The presence of nodules on legume root systems can alter phenotypic plasticity in response to internal nitrogen independent of nitrogen fixation

Chooi Hua Goh, Adrienne B. Nicotra, Ulrike Mathesius*

*Corresponding author for this work

    Research output: Contribution to journalArticlepeer-review

    29 Citations (Scopus)

    Abstract

    All higher plants show developmental plasticity in response to the availability of nitrogen (N) in the soil. In legumes, N starvation causes the formation of root nodules, where symbiotic rhizobacteria fix atmospheric N2 for the host in exchange for fixed carbon (C) from the shoot. Here, we tested whether plastic responses to internal [N] of legumes are altered by their symbionts. Glasshouse experiments compared root phenotypes of three legumes, Medicago truncatula, Medicago sativa and Trifolium subterraneum, inoculated with their compatible symbiont partners and grown under four nitrate levels. In addition, six strains of rhizobia, differing in their ability to fix N2 in M. truncatula, were compared to test if plastic responses to internal [N] were dependent on the rhizobia or N2-fixing capability of the nodules. We found that the presence of rhizobia affected phenotypic plasticity of the legumes to internal [N], particularly in root length and root mass ratio (RMR), in a plant species-dependent way. While root length responses of M. truncatula to internal [N] were dependent on the ability of rhizobial symbionts to fix N2, RMR response to internal [N] was dependent only on initiation of nodules, irrespective of N2-fixing ability of the rhizobia strains.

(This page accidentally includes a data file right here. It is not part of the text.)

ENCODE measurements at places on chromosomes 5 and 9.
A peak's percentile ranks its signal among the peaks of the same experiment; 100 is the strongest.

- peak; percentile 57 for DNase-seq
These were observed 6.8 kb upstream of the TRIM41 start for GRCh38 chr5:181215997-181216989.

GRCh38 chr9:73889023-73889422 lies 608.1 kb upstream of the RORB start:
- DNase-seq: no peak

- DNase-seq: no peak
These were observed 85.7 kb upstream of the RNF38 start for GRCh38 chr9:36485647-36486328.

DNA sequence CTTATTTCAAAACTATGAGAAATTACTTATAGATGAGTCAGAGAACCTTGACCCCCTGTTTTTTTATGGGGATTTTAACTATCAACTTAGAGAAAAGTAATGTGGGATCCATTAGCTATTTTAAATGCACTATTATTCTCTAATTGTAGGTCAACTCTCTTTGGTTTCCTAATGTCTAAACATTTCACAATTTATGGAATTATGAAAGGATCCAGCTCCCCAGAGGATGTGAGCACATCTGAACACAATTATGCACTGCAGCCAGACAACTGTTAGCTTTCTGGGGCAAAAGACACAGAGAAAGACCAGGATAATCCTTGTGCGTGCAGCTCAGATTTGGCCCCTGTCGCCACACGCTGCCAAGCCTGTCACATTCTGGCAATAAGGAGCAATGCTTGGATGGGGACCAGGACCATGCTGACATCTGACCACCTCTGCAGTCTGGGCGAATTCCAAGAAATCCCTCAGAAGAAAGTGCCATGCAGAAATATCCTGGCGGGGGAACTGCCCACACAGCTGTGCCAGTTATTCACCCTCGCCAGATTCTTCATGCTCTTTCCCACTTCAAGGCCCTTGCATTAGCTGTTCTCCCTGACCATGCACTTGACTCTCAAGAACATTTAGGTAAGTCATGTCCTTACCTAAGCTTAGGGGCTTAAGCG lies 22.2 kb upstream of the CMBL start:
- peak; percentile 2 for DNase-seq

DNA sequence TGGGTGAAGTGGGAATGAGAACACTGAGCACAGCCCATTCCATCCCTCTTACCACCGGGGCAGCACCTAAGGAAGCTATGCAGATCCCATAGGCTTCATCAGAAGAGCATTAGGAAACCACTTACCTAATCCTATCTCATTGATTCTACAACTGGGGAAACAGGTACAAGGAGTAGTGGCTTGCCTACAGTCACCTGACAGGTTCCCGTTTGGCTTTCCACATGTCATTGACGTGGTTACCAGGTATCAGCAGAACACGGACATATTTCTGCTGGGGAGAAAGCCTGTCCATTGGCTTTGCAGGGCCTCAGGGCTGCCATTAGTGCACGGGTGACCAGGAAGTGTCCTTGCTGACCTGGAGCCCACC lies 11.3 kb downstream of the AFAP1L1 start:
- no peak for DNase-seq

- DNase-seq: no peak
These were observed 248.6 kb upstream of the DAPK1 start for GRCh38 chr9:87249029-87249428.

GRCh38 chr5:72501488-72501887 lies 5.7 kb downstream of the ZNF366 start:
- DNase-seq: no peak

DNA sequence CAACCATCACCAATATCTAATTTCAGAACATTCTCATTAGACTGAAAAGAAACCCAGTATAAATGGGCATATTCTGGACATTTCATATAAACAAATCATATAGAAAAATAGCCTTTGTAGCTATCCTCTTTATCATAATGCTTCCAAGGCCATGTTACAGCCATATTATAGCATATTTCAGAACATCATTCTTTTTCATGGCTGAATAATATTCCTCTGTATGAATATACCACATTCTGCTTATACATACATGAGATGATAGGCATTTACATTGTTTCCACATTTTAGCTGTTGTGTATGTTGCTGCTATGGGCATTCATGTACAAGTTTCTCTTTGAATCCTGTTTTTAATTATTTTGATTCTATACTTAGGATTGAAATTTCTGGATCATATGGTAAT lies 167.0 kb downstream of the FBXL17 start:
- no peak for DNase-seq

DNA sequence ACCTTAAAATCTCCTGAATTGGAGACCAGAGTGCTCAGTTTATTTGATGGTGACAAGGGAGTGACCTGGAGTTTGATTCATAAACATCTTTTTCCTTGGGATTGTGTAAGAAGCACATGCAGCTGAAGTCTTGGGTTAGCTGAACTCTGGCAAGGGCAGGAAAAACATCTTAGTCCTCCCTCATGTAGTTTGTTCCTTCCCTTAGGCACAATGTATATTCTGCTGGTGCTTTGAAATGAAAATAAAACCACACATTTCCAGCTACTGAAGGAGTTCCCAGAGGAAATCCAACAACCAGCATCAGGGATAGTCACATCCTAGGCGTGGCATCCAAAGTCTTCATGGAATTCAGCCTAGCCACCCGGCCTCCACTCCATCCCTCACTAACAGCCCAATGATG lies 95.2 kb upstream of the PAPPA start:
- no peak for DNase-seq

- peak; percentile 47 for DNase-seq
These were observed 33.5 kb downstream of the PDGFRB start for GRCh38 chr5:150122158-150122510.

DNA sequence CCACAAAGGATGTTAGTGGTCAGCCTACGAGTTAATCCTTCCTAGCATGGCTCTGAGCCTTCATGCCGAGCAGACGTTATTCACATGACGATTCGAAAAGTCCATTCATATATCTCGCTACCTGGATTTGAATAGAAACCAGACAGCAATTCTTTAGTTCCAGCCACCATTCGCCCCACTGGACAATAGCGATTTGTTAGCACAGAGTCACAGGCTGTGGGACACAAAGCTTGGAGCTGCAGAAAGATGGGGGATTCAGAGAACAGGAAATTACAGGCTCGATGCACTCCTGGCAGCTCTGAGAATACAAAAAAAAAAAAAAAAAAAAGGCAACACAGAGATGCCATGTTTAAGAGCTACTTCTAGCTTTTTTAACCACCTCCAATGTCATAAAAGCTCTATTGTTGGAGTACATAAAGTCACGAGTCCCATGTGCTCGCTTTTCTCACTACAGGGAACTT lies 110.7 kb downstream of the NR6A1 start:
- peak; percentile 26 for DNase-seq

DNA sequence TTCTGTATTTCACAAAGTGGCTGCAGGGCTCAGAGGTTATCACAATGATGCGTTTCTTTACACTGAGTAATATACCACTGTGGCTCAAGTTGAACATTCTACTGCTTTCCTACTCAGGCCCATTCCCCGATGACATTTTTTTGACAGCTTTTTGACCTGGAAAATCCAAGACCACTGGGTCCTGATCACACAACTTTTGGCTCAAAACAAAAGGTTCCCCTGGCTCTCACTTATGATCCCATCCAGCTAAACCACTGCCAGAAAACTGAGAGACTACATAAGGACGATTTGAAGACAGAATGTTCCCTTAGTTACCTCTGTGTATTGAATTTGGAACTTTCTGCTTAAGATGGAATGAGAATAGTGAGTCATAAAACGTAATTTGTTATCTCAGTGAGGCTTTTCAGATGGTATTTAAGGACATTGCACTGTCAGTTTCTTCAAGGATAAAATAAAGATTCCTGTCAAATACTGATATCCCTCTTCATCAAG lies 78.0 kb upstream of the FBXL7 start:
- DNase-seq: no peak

Original languageEnglish
    Pages (from-to)883-896
    Number of pages14
    JournalPlant, Cell and Environment
    Volume39
    Issue number4
    DOIs
    Publication statusPublished - 1 Apr 2016

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